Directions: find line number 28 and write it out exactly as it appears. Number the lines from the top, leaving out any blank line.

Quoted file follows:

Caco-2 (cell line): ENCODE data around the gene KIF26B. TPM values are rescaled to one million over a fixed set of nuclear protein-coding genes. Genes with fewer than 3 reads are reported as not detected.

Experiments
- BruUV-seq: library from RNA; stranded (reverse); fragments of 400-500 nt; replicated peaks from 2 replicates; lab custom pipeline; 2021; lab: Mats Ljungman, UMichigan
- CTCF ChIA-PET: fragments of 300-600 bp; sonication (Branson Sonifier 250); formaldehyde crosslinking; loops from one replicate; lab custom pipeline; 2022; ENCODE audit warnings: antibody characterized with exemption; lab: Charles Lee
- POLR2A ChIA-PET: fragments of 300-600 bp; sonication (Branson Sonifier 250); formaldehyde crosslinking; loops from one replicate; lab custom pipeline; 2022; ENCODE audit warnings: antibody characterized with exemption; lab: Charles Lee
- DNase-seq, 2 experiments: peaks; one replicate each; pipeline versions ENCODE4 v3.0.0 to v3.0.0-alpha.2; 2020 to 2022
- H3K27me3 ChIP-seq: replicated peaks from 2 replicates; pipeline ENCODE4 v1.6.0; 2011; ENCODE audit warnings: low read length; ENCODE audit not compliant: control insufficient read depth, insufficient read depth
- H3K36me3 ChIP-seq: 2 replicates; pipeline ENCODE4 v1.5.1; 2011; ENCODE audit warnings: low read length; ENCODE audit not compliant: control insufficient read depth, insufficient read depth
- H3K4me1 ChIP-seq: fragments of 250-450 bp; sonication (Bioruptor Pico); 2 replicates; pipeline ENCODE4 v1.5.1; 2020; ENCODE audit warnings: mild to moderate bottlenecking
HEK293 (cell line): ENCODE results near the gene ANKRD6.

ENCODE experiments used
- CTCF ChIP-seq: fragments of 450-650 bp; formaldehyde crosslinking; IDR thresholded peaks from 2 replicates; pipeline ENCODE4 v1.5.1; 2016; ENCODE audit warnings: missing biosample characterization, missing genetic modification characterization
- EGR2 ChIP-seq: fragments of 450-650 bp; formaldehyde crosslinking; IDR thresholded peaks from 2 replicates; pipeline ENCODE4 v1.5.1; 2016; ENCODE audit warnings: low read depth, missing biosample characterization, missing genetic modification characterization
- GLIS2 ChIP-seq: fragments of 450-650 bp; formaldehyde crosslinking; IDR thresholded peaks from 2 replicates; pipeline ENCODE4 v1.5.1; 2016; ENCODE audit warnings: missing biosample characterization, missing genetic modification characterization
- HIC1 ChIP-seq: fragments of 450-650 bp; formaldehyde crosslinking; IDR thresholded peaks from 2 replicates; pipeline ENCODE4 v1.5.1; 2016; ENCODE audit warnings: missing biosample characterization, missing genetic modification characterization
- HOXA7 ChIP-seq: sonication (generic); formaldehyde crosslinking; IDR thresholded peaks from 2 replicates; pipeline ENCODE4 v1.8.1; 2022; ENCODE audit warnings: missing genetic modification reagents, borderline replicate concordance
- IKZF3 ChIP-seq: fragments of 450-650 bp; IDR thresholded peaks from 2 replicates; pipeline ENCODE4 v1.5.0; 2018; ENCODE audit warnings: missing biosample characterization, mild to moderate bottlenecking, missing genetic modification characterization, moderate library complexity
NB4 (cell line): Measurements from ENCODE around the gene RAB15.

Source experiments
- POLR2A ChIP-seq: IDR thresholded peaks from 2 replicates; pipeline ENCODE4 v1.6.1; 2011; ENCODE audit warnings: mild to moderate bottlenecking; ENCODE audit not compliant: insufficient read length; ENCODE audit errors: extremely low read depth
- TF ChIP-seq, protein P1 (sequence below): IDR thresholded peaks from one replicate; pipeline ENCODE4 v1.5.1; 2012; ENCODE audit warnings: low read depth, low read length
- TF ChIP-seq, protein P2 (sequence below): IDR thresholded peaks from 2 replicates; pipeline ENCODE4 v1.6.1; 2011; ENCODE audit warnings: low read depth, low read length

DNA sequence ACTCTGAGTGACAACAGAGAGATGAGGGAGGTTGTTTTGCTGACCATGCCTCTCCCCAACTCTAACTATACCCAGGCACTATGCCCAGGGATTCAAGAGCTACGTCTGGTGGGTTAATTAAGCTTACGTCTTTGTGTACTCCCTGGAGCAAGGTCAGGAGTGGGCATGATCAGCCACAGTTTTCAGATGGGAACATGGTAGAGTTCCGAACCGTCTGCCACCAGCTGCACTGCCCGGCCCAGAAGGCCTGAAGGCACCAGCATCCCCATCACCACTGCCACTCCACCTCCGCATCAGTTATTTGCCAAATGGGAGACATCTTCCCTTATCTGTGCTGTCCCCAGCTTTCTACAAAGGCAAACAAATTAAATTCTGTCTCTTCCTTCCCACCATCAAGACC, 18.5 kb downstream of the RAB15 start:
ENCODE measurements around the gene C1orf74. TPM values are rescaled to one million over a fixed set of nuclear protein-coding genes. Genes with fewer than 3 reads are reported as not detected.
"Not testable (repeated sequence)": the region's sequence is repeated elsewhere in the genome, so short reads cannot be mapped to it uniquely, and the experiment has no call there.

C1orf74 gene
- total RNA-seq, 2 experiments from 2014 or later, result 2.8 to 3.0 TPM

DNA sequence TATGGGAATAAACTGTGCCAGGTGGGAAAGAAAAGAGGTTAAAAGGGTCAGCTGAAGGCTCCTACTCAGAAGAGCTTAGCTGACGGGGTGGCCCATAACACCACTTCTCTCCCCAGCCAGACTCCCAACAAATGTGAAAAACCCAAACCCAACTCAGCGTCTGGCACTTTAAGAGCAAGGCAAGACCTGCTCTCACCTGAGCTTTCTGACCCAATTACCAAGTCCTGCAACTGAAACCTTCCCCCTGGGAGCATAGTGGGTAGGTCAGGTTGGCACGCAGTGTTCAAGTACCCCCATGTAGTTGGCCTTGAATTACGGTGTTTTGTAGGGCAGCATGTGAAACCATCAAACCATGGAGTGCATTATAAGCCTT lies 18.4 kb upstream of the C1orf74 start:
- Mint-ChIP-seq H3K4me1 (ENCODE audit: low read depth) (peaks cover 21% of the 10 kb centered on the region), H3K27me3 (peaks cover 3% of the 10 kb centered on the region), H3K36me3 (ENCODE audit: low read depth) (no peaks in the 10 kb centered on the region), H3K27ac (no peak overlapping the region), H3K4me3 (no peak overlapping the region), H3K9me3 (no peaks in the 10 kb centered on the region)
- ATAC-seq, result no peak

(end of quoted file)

DNA sequence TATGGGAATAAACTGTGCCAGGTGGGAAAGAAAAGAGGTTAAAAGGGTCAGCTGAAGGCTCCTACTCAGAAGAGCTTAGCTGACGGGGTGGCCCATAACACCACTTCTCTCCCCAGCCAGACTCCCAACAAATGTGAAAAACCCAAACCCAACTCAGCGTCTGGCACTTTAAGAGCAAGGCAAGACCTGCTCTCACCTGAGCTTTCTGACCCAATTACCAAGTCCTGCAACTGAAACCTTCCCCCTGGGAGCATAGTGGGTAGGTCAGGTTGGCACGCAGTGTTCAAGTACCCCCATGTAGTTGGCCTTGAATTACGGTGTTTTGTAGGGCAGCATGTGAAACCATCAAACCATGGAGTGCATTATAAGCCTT lies 18.4 kb upstream of the C1orf74 start: